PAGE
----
For years, “Eppy” was a puzzle and a challenge for Ron Levaco, a former professor of film at San Francisco State College who was born in China. Even now, Levaco considers Eppy a bit of an enigma — the man who remains faithful to the Chinese Revolution despite five years of solitary confinement. It took a decade for Levaco to make Round Eyes in the Middle Kingdom, a documentary centered around Israel “Eppy” Epstein, the son of Russian Jews who immigrated to China when he was 2 years old.
The 51-minute film (to be shown as part of the San Francisco International Film Festival) brilliantly juxtaposes the choices made by mostly privileged Western residents in pre-World War II China and the fate of the Chinese, suffering through famine, war, and revolution. Levaco's father, Robert, also the son of Russian Jewish emigres, and Eppy were close friends from the time they were children at the British-run Tientsin school.
Robert Levaco became a businessman who enjoyed country-club socializing; he immigrated to the United States in 1949 when Ron was 9. Eppy, imbued with the ideals of his socialist father, was always concerned about the Chinese. At 15, he became a journalist; later he covered Japan's invasion for United Press International; was interned by the Japanese army in 1943; escaped; made his way behind Japanese lines to Communist headquarters in Yenan; and eventually threw in his lot with Mao's government. He founded and edited China Reconstructs, an English-language magazine, and recently wrote the authorized biography of Madame Sun Yat-sen. During the paranoid Cultural Revolution, he and his second wife, Elsie, the daughter of a British missionary, were separated; each spent five years in solitary confinement. Epstein's chief fear was that he would be thrown across the border.
“My whole life has been bound up with this revolution and this ideal of socialism, which of course is easier as an ideal than in the actual working out,” Eppy says in the documentary. “If I was to be separated from that, or excommunicated from that, I would feel that my whole life had been wasted.”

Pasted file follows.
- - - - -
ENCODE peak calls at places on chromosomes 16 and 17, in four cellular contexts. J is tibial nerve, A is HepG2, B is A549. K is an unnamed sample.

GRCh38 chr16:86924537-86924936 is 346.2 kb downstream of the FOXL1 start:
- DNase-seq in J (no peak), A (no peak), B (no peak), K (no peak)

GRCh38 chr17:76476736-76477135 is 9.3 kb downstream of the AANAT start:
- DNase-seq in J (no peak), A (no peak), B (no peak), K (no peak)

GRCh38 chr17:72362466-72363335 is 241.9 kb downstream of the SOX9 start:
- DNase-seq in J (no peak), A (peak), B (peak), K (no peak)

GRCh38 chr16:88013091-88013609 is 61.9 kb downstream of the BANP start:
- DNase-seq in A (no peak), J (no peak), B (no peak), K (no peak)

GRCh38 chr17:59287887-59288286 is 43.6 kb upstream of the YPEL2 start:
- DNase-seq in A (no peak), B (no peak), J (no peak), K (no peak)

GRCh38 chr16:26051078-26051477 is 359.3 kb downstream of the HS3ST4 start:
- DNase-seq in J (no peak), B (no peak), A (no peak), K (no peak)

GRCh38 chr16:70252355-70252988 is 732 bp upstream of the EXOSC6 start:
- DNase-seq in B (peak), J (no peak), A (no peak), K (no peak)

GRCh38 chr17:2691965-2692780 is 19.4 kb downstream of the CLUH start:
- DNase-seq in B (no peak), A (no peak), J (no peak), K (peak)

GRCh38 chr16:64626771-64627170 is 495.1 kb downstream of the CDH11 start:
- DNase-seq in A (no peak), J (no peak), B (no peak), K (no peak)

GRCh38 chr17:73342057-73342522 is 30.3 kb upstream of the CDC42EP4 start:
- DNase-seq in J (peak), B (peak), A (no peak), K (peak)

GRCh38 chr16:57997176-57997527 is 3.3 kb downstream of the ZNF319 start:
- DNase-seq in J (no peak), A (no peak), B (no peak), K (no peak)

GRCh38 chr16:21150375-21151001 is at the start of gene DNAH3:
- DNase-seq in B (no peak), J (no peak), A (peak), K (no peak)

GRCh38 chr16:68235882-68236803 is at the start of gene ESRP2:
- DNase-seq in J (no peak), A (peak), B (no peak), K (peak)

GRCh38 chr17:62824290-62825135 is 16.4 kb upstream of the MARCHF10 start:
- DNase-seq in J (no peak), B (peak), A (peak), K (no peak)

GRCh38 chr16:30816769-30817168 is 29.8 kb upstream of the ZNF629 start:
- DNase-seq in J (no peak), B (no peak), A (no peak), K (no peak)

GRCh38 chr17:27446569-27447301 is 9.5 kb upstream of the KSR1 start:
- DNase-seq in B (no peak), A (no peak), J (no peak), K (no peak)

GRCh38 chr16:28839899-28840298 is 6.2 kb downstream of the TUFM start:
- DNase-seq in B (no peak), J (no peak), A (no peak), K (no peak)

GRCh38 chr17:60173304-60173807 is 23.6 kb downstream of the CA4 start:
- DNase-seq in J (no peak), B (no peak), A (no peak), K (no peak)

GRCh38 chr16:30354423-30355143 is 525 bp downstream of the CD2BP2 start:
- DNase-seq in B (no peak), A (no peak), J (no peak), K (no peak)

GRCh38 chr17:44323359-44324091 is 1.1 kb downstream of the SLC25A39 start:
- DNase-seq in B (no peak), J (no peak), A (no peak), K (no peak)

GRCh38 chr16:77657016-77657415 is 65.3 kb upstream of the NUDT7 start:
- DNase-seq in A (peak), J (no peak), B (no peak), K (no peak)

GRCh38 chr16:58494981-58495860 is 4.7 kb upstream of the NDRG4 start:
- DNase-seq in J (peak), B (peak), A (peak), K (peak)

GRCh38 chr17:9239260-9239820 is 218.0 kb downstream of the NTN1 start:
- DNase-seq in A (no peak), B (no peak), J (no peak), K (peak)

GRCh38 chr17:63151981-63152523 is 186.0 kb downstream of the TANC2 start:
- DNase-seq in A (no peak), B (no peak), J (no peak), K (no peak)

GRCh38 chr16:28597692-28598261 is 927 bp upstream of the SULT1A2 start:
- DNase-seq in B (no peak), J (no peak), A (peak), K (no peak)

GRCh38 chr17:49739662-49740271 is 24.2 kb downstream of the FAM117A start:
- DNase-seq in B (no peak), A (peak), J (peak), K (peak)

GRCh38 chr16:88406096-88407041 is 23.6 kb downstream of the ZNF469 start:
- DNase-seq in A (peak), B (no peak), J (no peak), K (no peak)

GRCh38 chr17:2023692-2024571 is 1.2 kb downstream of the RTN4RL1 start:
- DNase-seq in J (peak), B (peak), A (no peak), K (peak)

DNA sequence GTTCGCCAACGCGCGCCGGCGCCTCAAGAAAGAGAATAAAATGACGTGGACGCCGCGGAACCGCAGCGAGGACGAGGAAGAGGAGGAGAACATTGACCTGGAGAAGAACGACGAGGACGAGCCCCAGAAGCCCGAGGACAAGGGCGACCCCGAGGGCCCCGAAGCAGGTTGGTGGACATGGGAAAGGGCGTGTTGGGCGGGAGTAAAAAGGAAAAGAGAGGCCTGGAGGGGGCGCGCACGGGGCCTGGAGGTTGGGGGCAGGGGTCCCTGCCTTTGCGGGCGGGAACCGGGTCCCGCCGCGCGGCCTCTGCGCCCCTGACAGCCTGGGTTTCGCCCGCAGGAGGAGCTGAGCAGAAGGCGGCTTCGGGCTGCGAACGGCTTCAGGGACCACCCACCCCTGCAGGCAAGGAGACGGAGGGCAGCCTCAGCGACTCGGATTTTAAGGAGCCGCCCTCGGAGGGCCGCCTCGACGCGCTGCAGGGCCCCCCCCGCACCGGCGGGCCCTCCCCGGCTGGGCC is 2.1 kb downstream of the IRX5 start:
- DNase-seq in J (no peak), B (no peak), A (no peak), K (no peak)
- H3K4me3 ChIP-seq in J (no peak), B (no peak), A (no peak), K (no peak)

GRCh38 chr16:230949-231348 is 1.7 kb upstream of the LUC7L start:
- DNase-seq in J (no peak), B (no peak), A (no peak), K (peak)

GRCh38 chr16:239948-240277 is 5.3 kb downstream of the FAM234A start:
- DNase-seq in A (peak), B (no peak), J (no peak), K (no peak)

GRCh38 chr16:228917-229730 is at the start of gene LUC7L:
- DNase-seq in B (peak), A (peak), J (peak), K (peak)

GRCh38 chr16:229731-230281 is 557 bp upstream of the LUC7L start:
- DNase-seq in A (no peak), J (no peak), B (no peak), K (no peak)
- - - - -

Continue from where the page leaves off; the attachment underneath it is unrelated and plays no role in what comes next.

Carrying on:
Meanwhile, in the U.S. at the height of the anti-Communist hysteria fostered by Sen. Joe McCarthy, Levaco's father warned him not to talk about their life in China. “Even though my father was anti-Communist,” Levaco says, “he gave me a mythic sense of Eppy. He kept saying that Eppy was the sweetest, brightest, nicest, most honest guy he knew. And I'd ask, 'How can he be so honest if Time magazine is writing about him as a turncoat, a propagandist, and traitor to the West?' My father would say, 'He's true to his own beliefs.' “
Then, when Eppy was imprisoned, the young Levaco had a second wave of questions: ” 'If this guy is so honest and loyal, why did they arrest him?' My father would answer, 'That's why I hate communism. You can't trust those sons of bitches.' “
Ron Levaco got his own taste of Communist ideology when he was doing research in the Soviet Union on his Ph.D. thesis, translating the work of Lev Kuleshov (1899-1970), a filmmaker who was the first aesthetic theorist of the cinema. However, by the time Levaco arrived in Moscow in 1970, during the stifling Brezhnev regime, Kuleshov's analyses, influenced by futurism, formalism, and structural linguistics, had long been anathema. The official dogma was socialist realism. Although Levaco was supposed to spend a year there, he was only permitted a month's stay. Nevertheless, his book, Kuleshov on Film, was published in 1974.
About this time, the Epsteins were able to travel to the U.S. Levaco's impression of Eppy was favorable, despite his reluctance to express any criticism of China, but it wasn't easy to persuade him to be interviewed on film. The two corresponded for a year before Eppy put Levaco in touch with officials. In 1986, the China Film Co-Production Corp. invited Levaco, his wife, Roz, and a producer to film, but only with a super 8. They got enough material for a sample clip and began raising money to pay for a shoot with professional equipment. The documentary eventually cost approximately $200,000.
“Meanwhile, I was worried that a single interview with Eppy, who was unknown and spoke haltingly, would not make a movie, but I didn't have any idea how personal I was going to get,” Levaco says. As the documentary evolved, it included home movies shot by Levaco's father, interviews with other “round-eyes” (Westerners) who had spent years in China, an army colonel's footage of ordinary Chinese life in the '40s, and rare color film of the old Chinese headquarters in Yenan, found in previously unexamined archives at the Hoover Institute.
Reflecting on his experience in China, Levaco says, “All we can ask of a human being is that he make an ethical choice in a difficult situation given what is known at that time. We can't predict what will happen in a marriage — or a revolution. Eppy saw the hardships of the Chinese people and opted to stay with them, come what may.”
Round Eyes in the Middle Kingdom screens Tues, April 30, at the Kabuki in S.F. and Sat, May 4, at the Lark in Larkspur as part of the 39th San Francisco International Film Festival. For more information on the festival, see Movie Capsules, Page 60, and Showtime, Page 66.